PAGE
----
Cobb Salad Steak Sandwich

Cobb salads – where would we be without them? Besides Caesar salads, they are probably the salad I order most often if I’m in a green-eating mood at a restaurant.

Cobb salads are an inherently American dish. They are known to have originated in the 1920s when a restaurant owner, Robert Howard Cobb, waited until the end of a shift to pull together whatever leftover toppings he had on hand to make a filling salad. I can only imagine how good this must have tasted in a late night, post-booze binge.

You have your bacon and eggs – almost a nod to breakfast. Blue cheese, avocado and chicken are all protein-heavy and wholesome. And I believe there’s some magical flavor combination that’s achieved when you have the red onion, blue cheese, bacon and egg flavor all in one bite. These flavors go so well together – super harmonious.

I couldn’t remember ever having eaten these Cobb salad elements in anything other than a salad format. I’ve repeatedly fantasized about bringing Cobb salad deviled eggs to life, knowing that post is an imminent Hankerings recipe. And I love a good steak sandwich, so I knew I was headed in the right direction with this one.

I will always order extra dressing with any salad, and Cobb salads are no exception. It’s always blue cheese dressing on my salads. But here I went with a Dijon mayo. It goes great with the rare steak, and you’re getting the blue cheese crumbles on top, so we’re still checking the blue cheese box.

Speaking of salads-turned-sandwiches, if you haven’t tried it already, Ina Garten makes a mind-blowing Caesar Club Sandwich that not only tastes just like a really good Caesar salad enclosed in a giant crouton – it also comes with pancetta – which adds some serious crisp and melty, greasy pork flavor. I cannot emphasize enough how good that sandwich tastes, and I encourage you to try it when the mood hits you.

Here’s to reinventing our favorite salads – the only limit is our imagination! 😊

I N G R E D I E N T S

Serves 2.

  • 1 filet mignon
  • 6 strips bacon, cooked until crispy
  • 1 / 4 small red onion, sliced thin
  • 1 cup romaine lettuce, cut to a chiffonade
  • 1 / 2 cup blue cheese crumbles, of your choosing
  • 1 small red heirloom tomato, sliced thin
  • 1 / 2 avocado, pit removed, sliced thin lengthwise
  • 2 airy rolls, sliced lengthwise
  • 1 / 4 cup mayonnaise
  • 1 / 4 cup Dijon mustard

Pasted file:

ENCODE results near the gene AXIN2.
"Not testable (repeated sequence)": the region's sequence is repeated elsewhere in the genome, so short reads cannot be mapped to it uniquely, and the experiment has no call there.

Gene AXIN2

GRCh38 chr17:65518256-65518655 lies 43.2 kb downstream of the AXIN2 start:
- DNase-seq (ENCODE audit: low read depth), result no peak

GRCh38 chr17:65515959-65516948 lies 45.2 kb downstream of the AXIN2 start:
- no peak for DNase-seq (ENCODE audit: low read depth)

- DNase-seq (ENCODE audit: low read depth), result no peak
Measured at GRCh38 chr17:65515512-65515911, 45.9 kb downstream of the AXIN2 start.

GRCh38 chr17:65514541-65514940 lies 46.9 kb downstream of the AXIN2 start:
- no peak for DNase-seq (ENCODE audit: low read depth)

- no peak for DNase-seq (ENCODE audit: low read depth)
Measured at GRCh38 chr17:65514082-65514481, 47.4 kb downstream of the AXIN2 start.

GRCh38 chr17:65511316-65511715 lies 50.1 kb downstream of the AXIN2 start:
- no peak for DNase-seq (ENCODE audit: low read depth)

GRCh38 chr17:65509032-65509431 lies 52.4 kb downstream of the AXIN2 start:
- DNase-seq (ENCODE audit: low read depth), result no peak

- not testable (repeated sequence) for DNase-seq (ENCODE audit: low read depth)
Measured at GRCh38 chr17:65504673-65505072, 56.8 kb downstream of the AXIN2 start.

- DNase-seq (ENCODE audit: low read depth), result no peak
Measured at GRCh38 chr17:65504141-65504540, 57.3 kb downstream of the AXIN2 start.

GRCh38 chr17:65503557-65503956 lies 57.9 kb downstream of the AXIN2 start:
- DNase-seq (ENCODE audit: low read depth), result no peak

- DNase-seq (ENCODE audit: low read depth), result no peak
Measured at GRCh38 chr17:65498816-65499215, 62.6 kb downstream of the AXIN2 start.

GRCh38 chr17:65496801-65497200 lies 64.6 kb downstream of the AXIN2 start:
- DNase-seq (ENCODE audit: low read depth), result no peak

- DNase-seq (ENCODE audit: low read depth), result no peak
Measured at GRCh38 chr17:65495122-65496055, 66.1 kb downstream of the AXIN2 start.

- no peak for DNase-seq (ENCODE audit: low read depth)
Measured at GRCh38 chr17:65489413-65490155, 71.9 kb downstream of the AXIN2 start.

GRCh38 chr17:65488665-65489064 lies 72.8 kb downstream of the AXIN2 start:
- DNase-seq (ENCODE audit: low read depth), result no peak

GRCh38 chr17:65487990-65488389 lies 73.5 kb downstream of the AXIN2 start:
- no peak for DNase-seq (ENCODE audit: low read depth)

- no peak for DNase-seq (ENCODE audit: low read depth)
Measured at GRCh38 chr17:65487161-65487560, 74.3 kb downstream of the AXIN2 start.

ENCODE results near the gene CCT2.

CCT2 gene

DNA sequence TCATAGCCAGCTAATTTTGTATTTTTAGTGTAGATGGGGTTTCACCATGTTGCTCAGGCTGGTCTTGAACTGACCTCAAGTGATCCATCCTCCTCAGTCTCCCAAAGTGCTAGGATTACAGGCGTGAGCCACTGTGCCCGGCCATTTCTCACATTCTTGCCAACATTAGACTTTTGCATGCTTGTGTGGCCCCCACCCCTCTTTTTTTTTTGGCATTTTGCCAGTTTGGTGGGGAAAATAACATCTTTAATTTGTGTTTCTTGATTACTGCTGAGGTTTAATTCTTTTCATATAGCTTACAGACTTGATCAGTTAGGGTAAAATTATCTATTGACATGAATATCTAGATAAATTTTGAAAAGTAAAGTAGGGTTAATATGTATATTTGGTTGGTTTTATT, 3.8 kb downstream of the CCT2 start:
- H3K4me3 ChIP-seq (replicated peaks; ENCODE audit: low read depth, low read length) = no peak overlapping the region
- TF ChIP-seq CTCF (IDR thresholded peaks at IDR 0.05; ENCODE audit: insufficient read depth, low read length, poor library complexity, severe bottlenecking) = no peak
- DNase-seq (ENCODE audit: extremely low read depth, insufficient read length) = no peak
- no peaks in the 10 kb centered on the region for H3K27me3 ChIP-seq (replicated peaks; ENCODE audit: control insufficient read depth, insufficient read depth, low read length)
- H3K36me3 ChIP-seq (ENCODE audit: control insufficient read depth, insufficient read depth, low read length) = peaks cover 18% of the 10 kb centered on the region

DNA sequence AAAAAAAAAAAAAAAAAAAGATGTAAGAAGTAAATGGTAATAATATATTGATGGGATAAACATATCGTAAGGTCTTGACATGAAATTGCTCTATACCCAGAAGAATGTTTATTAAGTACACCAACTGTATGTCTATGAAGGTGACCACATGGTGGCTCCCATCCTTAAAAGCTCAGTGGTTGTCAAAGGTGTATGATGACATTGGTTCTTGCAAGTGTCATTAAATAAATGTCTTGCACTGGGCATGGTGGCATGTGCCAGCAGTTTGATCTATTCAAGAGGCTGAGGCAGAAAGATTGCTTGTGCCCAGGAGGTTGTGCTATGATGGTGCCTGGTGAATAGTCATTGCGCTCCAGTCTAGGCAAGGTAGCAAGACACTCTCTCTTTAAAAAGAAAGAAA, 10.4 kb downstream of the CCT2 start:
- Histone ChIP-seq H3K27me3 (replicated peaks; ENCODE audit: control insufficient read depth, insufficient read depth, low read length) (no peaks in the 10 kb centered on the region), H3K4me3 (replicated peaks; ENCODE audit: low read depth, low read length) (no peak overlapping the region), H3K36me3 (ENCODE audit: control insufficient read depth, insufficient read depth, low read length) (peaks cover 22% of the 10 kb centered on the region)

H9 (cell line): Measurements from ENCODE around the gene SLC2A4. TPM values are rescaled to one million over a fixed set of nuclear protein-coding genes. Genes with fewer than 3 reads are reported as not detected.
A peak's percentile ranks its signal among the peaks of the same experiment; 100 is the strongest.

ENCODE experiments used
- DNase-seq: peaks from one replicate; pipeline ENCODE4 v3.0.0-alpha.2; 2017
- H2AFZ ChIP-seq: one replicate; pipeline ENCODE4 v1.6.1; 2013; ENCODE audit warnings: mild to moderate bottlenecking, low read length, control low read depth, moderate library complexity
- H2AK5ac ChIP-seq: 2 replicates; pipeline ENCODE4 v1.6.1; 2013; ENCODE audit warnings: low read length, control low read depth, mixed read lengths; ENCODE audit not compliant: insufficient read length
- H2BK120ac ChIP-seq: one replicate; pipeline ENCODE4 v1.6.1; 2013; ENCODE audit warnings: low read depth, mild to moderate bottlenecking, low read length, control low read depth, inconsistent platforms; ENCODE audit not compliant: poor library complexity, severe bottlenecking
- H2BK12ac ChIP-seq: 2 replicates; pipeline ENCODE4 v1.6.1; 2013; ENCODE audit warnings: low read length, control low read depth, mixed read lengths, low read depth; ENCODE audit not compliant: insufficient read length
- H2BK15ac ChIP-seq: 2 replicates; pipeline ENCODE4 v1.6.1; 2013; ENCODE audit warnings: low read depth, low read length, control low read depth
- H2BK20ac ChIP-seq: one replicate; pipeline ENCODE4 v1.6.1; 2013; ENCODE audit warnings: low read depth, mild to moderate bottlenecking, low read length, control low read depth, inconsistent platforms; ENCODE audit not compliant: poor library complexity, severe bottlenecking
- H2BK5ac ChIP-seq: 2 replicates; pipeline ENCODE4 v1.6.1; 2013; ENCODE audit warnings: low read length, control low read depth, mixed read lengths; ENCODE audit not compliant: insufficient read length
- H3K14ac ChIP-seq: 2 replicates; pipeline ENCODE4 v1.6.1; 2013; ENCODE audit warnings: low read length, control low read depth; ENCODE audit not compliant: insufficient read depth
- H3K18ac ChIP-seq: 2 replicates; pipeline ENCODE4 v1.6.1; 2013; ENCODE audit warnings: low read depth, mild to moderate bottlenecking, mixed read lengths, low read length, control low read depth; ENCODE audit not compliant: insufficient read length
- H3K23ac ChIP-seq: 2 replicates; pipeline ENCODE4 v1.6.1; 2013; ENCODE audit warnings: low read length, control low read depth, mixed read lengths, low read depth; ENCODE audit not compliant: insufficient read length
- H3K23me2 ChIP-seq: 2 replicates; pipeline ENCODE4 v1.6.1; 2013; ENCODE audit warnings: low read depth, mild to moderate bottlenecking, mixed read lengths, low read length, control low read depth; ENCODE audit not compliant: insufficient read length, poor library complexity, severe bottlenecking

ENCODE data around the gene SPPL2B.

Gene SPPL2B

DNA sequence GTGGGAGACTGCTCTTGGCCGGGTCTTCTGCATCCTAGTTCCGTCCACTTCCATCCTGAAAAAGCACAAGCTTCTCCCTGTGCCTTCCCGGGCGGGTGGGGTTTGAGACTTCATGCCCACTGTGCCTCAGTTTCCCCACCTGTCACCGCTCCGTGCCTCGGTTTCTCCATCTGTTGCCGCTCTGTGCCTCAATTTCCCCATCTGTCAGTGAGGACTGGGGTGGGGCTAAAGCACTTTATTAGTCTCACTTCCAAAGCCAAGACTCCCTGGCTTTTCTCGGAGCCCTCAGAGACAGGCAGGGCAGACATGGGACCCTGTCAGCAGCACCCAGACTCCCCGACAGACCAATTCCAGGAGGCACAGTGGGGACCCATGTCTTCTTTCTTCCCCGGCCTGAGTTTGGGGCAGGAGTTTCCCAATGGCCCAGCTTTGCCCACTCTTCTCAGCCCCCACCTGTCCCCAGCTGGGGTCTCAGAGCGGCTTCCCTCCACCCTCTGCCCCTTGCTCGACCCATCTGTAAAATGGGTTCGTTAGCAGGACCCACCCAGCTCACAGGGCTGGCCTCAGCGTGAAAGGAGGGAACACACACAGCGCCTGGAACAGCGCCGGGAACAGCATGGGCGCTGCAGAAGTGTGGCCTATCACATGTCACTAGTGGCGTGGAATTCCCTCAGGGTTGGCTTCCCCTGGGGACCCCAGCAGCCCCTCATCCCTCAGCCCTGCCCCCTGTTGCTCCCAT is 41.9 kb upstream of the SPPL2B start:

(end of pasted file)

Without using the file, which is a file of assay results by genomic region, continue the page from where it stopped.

• Salt, as needed
  • Pepper, as needed
  • 2 tablespoons vegetable oil

D I R E C T I O N S

  1. Preheat the oven to 400*.
  2. Heat a couple tablespoons of olive oil in a cast iron skillet. Dry the filet with a paper towel, and sprinkle liberally with salt and pepper on all sides.
  3. Put the filet in the pan, and sear on medium-high heat for 2 to 3 minutes on all sides, until the meat is seared and crispy.
  4. Put the filet in the oven, roasting for 6 to 8 minutes, depending on size, until the meat thermometer reads 145* for rare.
  5. Remove the steak, and allow to sit for 5 to 10 minutes. Once slightly cooled, slice the filet against the grain.
  6. Combine the mayonnaise and Dijon mustard, and set aside.
  7. To prepare the sandwiches, spread 2 tablespoons of the Dijon mayo mixture on both sides of the roll. Layer half the steak, romaine, tomato, red onion, avocado, blue cheese crumbles, and bacon. Layer the second sandwich. Cut sandwiches in half, and serve.

Vinegar Roast Chicken

Poulet au Vinagre, or vinegar chicken, is a famous Paul Bocuse recipe. A genius, genius recipe. His features tomatoes, which serves as a great acidic counterpoint to the vinegar.

Before I knew that this was in fact a world-famous concept of his, I cooked up a recipe for vinegar chicken years ago, found somewhere on Pinterest when I would spend hours a day pinning other bloggers’ posts.

Because this has the right elements, this roast chicken realizes the vinegar sauce from my memory. And I’ve regularly been making vinegar-y chicken, usually served with basmati rice, ever since.

I love vinegar. And brine. Pickled, salty anything and everything. By a quick scan of the recipes I post here, that’s pretty obvious. The reason I’m telling you this? To reinforce that if you like the same flavor profiles I do, trust me, this recipe will scratch your proverbial itch for vinegar.

I recently heard from someone on a health kick who said that they started adding vinegar to chicken and other saucy, red meat-based dishes. It’s a flavor booster, much like adding spices. It seems like vinegar does something to bolster protein, almost making them taste more calorie-heavy than they actually are.

I think that’s what this sauce does. It’s one of those “magic” sauces. The honey, garlic, chicken stock, tomato paste, butter and vinegar all condense down to this perfect combination of sweet, sour, salty and garlicky. With an added emphasis on the sour. Take out the butter, and I’m pretty sure it would be just as damn good.

Alas. This blog isn’t about leaving out the butter. Not here. This place is holy ground as far as butter is concerned, and I’m planning on keeping it that way.

With this relatively simply-prepared chicken and buttered rice, you really get a taste for the sauce. You will end up spooning more and more of it over additional helpings. Or at least I do.

Do you cook any meat-based recipes that have vinegar as a secret ingredient? I’d love to hear about them!

I N G R E D I E N T S

Serves 2.

  • 1 4 to 5 lb. chicken, giblets removed
  • 1 1 / 2 cups red wine vinegar
  • 3 cups chicken stock or broth
  • 2 tablespoons honey
  • 4 tablespoons tomato paste
  • 1 bulb garlic, plus 4 cloves garlic, minced
  • 1 / 2 large yellow onion, small diced
  • 1 stick butter, room temperature, salted or unsalted
  • Lemon slices, for garnish
  • 2 cups basmati rice
  • 4 cups water, plus 1 cup